The period 1750-1850 was a golden era in world music, when some of the greatest musician-composers lived and enriched the field. In Europe, Beethoven, Mozart, Mendelssohn, Schumann and others lived during this period and created the symphony repertoire. It is a significant coincidence that the Carnatic Music trinity—Tyagaraja (1767-1847), Muthuswami Dikshitar (1776-1835) and Syama Sastry (1762-1827)—lived in a single area in Tanjore District during the same period.
As a tribute to Tyagaraja as we celebrate his 250th birth anniversary, we explore Tyagaraja’s compositions, his contribution to Carnatic music, his lyrics from the point of view of literature, prosody and poetics, his creation and craftsmanship of ragas1 and his devotion to Rama.
Source: “Tyagaraja 250: His art and craft: Cover Story by Pappu Venugopala Rao (Sruti Magazine, Issue 393)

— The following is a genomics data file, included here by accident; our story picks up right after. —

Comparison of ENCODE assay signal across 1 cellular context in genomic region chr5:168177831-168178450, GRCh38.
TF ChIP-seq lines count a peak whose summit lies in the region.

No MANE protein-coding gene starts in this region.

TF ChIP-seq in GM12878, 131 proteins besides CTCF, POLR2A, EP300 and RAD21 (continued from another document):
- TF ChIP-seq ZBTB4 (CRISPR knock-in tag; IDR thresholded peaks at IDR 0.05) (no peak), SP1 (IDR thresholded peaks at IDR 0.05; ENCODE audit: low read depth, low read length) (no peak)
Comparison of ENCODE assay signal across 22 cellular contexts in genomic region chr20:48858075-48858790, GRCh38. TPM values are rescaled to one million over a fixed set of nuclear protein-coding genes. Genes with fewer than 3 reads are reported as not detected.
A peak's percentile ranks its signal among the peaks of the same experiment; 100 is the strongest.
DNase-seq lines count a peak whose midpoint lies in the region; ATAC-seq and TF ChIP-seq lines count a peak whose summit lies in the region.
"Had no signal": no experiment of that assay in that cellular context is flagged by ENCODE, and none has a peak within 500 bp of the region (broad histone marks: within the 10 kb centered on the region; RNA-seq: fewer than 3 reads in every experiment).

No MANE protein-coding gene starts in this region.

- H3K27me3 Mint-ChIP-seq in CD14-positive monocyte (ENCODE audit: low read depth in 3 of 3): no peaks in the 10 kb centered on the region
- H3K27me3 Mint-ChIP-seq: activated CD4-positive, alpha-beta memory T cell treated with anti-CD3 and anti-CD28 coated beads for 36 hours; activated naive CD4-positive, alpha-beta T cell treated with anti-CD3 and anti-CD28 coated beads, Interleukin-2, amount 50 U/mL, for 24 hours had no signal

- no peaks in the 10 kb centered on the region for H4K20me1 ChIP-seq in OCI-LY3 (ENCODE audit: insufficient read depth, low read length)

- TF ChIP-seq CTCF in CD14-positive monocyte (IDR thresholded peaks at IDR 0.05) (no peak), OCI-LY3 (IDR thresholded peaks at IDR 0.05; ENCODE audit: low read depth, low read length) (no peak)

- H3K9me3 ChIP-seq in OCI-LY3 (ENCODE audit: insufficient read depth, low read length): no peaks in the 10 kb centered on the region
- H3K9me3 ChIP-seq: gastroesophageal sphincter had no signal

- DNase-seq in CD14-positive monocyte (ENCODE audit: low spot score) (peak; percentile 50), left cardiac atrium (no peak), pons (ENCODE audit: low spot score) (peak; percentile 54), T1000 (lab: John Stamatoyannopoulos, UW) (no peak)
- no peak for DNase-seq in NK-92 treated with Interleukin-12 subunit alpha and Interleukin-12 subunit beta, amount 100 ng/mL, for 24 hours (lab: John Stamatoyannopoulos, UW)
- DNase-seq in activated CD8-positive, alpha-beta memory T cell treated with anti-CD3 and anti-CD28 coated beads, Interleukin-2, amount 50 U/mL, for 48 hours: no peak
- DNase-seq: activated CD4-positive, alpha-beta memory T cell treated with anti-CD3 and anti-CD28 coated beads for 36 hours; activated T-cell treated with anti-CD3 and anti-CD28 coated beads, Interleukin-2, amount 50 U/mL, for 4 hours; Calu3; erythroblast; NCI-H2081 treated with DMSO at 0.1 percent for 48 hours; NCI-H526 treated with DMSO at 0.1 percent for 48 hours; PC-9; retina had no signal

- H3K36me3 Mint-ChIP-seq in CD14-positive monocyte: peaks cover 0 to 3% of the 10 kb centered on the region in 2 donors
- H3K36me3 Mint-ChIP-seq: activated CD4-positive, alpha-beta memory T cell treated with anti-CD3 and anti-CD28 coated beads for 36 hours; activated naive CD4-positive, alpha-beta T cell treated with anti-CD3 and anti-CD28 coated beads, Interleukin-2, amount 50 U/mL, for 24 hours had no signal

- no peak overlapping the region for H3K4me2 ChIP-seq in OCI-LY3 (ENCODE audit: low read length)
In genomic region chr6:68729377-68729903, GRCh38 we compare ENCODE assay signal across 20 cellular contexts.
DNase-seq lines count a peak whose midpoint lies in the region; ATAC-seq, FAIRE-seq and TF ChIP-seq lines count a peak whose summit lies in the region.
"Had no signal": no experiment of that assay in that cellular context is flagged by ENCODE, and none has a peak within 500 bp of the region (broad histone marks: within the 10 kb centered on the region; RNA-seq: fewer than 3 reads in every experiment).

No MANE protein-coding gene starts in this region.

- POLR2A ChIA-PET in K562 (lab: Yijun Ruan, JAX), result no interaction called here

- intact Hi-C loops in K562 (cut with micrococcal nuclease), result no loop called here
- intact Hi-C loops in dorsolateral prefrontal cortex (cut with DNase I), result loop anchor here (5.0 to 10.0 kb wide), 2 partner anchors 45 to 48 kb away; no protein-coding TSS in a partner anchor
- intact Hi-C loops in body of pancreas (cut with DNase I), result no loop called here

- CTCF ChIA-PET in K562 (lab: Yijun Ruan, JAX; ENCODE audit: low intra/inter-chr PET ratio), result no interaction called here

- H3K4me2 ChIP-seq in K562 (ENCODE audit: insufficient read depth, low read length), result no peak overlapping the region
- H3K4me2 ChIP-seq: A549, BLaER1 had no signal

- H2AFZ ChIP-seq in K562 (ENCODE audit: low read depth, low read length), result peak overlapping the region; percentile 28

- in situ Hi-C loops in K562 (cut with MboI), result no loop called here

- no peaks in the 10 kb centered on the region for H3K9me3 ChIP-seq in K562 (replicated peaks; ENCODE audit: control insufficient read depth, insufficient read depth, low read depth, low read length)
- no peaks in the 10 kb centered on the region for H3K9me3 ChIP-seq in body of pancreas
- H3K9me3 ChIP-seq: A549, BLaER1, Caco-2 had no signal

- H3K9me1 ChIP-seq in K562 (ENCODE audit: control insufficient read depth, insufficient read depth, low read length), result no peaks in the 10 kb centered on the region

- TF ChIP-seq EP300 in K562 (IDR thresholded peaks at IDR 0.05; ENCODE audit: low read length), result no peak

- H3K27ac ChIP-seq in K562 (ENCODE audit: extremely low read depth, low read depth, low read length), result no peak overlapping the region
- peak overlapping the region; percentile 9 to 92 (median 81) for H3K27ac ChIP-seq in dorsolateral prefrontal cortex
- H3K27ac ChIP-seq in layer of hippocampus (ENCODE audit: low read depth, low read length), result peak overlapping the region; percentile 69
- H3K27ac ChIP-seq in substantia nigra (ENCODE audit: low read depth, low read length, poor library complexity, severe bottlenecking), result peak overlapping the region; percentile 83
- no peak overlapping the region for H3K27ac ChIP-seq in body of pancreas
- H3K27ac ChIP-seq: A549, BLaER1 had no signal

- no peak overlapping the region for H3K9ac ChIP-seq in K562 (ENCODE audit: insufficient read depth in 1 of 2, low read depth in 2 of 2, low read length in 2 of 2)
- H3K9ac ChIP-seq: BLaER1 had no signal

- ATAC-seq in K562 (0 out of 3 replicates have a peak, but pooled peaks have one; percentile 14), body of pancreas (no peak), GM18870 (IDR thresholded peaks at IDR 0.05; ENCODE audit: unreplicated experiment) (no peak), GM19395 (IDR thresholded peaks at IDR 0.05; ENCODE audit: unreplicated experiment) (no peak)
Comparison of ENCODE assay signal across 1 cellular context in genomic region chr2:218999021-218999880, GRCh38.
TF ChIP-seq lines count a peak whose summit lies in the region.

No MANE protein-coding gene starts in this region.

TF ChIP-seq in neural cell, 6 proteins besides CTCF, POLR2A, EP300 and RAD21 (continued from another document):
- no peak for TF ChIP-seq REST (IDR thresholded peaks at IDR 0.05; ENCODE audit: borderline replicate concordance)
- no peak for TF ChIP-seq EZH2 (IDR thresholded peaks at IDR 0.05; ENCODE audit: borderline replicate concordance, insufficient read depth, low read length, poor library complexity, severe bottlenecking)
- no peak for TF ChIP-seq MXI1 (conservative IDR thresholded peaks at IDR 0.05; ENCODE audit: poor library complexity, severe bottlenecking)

Date Visited: 6 December 2021
For details on the classical music of South India (including staff notation for ragas covered in the Flow series), see the present author’s critically acclaimed reference work: The Oxford Illustrated Companion to South Indian Classical Music >>
Information about the persons, items or topics
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- The Oxford Illustrated Companion to South Indian Classical Music
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Learn & practice more
- A brief introduction to Carnatic music (with music examples and interactive map)
- Free “flow” exercises on this website
- Glossary (PDF)
- Introduction (values in the light of modernity)
- Video | Keeping tala with hand gestures: Adi (8 beats) & Misra chapu (7 beats)
- Voice culture and singing
- Why Carnatic Music Matters More Than Ever
- Worldcat.org book and journal search (including Open Access)
- The most concise definition of a raga may be that by Joep Bor: a tonal framework for composition and improvisation.